Ephesians 3, 2-12; Is 12, 2-6; Luke 12, 39-48: Privilege of Leadership
In his letter to the Ephesians, Paul uses the Greek word, polupoikilos to describe God’s grace. Polupoikilos is loosely translated as manifold or many-coloured. It means that God’s grace is suitable to all aspects and situations in life. God’s grace is thus true to any time, place, culture and event. Paul regards his privilege to preach the Word of God to all nations as a grace from God. He has extensively traveled and taught people of the magnificent application of the teaching of Christ to all aspects of life. He felt that God has revealed His plan to him that all men and women will soon be gathered as one in Christ. However, this privilege to preach God’s desire to gather all people did not make him proud but humble. He was amazed that this great desire of the Divine was revealed to someone like him. In the Gospel, Jesus answers Peter’s question to which the parable was addressed. Jesus said that the master will put the faithful and prudent steward in charge of his servants, and much is demanded of the leader who has been entrusted with more. As Paul envisions his leadership to be a privilege granted by God, he knew that his whole life is demanded of him.
Jesus is not a nagging dictator. Like a mentor who trusts his students, the master in the parable was not afraid to leave all his possessions to his servants to manage. The master in Jesus’ story left the managing of his properties to the creativity and initiative of his servants. I think this is advantageous to us: Jesus respects our will and person to be able to maneuver well in the specific vocation and responsibilities that are given to us. In the early Church, there were privileges for leadership. There were no specific instructions on how to address certain issues, such as the admittance of pagans in the Church, the relationship of the Church and the Jewish people, the way of enculturation of the Gospel without betraying it, proper behavior and ethics on married life, the organizational functions in hierarchy and the administration of the sacraments. In the modern world, the Church is faced with issues arising from present day technology such as cloning, genetic manipulation, population, sexual conduct, nuclear power plants, contraceptives, etc. Jesus left to his disciples and to us, the care of inventing solutions to these problems. Thus, Jesus, like the master, relies on our initiatives. In the Gospel of John, Jesus said, “It is to your advantage that I go away” so that the Spirit comes. And when the Spirit comes, He will soon guide us in our decision-making and our response to the challenges of today to our faith. Such freedom given to us is indeed risky, but Jesus takes the risk --- He gives us, as Paul saw it, the privilege and opportunity to use our freedom in the exercise of our responsibility.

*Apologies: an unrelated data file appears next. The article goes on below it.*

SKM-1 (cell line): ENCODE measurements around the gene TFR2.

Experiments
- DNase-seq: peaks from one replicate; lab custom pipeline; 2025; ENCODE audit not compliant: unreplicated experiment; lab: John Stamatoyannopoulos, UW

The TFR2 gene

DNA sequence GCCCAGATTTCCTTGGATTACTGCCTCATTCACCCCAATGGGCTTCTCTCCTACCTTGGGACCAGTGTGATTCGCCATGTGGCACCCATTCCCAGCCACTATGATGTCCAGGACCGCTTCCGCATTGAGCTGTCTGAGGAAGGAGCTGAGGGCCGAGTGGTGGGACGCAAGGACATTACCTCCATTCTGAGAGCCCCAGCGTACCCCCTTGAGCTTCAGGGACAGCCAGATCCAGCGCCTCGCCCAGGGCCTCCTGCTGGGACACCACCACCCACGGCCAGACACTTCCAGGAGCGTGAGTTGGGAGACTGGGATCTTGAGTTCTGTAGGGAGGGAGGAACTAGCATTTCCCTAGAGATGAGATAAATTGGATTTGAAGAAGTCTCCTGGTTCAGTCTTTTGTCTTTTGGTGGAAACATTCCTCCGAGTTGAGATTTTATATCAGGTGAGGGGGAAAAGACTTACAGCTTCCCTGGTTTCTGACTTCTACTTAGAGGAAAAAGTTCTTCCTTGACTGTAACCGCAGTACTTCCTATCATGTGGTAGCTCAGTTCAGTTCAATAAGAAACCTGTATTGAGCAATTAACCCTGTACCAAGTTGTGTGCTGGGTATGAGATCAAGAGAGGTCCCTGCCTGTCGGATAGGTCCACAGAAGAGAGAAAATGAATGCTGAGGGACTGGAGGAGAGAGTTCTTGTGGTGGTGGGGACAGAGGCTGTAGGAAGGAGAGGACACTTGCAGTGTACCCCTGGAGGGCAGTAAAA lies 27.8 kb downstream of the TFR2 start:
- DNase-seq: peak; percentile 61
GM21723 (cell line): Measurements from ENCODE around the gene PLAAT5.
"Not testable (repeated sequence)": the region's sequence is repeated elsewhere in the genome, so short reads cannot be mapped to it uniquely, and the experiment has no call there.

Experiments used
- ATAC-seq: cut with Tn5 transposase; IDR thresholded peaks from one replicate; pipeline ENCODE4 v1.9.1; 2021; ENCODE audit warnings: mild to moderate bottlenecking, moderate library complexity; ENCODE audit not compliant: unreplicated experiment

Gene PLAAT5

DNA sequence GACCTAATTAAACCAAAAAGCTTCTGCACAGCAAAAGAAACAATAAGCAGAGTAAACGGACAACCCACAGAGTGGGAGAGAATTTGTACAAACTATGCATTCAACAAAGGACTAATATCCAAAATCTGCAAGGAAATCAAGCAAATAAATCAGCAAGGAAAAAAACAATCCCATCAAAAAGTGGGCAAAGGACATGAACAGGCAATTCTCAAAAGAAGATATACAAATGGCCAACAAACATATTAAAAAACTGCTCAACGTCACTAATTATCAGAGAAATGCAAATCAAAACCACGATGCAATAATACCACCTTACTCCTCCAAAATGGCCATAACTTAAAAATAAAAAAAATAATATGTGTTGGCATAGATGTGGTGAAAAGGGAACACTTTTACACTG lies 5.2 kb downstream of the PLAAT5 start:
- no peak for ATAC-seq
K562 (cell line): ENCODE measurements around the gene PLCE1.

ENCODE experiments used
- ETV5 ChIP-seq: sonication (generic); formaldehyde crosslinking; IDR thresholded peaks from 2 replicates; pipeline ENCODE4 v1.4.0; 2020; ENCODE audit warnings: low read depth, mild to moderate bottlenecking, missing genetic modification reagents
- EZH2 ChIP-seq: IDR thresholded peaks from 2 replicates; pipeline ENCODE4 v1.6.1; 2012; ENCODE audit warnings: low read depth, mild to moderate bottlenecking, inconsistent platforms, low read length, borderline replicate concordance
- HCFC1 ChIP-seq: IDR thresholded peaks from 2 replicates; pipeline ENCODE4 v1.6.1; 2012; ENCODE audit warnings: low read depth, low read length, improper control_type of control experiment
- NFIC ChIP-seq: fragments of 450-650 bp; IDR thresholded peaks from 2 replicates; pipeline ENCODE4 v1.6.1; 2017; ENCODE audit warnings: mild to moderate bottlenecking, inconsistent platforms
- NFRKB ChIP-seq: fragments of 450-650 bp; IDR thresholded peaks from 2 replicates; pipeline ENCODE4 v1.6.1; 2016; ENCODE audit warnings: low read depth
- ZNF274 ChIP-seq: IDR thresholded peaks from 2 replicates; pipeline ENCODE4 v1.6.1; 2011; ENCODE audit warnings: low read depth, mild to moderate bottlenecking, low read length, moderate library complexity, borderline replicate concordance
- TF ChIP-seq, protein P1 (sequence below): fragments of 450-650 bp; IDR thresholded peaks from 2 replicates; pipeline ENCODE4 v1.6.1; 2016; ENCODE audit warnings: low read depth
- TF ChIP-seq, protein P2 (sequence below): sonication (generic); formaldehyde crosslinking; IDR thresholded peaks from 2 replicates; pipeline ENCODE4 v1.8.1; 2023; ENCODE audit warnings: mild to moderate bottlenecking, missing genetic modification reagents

A final point. The master in the parable remains the master, the steward’s actions still is in the image of his master. And thus the servant must take on the mind of his master so that in the administration of his master’s property, he continually asks himself how his master would manage it, if he were present. The steward’s decisions are at the service of his master. So that if applied to all Christian leaders --- the Pope, the bishops, the priests, lay leaders--- all should function in line with the values and vision of Jesus. Practically, all of us have been entrusted some form of authority over another, as parents are to their children, teachers to students, student leaders to the student body. However, the exercise of these privileges is to serve. It is not for our prestige, and therefore, not a cause for pride.
There is an antidote for Christian leaders when in the brink of being proud for the privilege of leadership. A. Dudley Dennison Jr., in his book, Windows, Ladders and Bridges tells us:
Sometime when you’re feeling important,
Sometime when your ego’s way up;
Sometime when you take it for granted
That you are the prize winning “pup”;
Sometime when you feel that your absence
Would leave an unfillable hole,
Just follow these simple instructions,
And see how it humbles your soul:
Take a bucket and fill it with water,
Put your hand in it up to your wrist.
Now pull it out fast and the hole that remains
Is the measure of how you’ll be missed.
You may splash all you please as you enter,
And stir up the water galore,
But STOP and you’ll find in a minute,
It’s back where it was before.*C5 and I giving the Liturgical Music Seminar in Pampanga